Recently, we discussed the importance of choosing the right administrators for your estate — the executors and trustees who will help ensure that your wishes are carried out. However, if you have children, the choice of a guardian is probably the most important decision you’ll make as you develop your plan.
Choosing a guardian can be stressful. You may hurt someone’s feelings by not choosing them — particularly if you have a large family. However, people must make the choice that’s in their kids’ best interests.
It’s not just a matter of which family members or friends you’re closest to or get along with best. There are a number of other factors to consider. Following are a few:
Your parents may have the most experience and be the most qualified. However, they’re not getting any younger. If and when the times comes that they’d have to step in, they may not have the energy or ability to care for a child. Further, raising a child today is very different than it was even a couple of decades ago.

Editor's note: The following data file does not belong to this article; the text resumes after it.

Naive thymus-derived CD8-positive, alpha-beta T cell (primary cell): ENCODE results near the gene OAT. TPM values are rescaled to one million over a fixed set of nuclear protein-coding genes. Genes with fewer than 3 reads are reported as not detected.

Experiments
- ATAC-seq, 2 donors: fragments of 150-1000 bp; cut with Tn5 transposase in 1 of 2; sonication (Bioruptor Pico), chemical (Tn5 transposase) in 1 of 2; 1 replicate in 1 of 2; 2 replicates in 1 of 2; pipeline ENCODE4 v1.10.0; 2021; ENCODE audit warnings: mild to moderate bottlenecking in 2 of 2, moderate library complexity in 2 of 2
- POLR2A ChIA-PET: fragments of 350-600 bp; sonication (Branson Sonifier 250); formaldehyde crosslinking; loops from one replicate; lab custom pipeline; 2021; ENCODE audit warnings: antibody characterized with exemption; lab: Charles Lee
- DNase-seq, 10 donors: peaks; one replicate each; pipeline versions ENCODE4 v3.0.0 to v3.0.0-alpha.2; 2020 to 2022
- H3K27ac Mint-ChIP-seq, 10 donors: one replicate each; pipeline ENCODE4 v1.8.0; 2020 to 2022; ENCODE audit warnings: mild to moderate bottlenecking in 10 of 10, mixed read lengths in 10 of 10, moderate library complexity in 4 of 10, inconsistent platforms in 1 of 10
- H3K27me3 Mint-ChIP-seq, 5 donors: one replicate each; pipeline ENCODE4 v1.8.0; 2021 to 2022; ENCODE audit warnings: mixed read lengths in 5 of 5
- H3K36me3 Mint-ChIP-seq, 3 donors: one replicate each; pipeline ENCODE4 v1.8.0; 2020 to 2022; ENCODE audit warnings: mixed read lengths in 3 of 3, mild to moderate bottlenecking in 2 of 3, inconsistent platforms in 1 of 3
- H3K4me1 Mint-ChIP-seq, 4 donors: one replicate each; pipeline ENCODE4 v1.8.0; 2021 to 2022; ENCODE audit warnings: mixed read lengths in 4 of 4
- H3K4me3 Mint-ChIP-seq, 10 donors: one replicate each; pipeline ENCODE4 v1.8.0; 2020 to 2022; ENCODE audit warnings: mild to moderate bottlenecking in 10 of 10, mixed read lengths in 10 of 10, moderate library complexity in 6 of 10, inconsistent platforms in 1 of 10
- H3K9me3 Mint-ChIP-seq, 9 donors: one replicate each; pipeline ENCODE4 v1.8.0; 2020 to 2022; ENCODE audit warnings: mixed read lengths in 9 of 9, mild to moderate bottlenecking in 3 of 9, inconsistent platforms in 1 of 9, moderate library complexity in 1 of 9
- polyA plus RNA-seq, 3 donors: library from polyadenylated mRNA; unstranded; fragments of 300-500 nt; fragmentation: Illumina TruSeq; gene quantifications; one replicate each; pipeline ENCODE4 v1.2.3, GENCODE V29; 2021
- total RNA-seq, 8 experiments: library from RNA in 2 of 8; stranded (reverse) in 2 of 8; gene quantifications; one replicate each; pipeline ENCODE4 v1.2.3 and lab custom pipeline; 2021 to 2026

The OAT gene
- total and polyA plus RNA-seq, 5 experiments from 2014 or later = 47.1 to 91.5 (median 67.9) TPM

On the other hand, choosing a sibling who’s just out of college may not be wise. They’re just starting their own life as an adult and may not be prepared or have the support system to raise a child.
Ideally, you want to choose someone whose morals, religious beliefs and maybe even political views align with your own. You want your child to be raised with the values you would have instilled in them. No one is going to be completely aligned with your beliefs, but you want someone who shares much of your value system.
Many people choose guardians who are married and have children. Of course, there’s no guarantee the marriage will last. If you choose a single person who’s willing to take on the responsibility, what if they meet someone who doesn’t want a ready-made family? The important thing is that the person or couple you choose will be committed to raising your child no matter what their future brings.
Once you choose a guardian and that person agrees to the responsibility, your Tennessee estate planning attorney will help you put the proper documents in place. Although you hope they’ll never be needed, you want the transition to be as smooth as possible for the guardian and particularly for your children.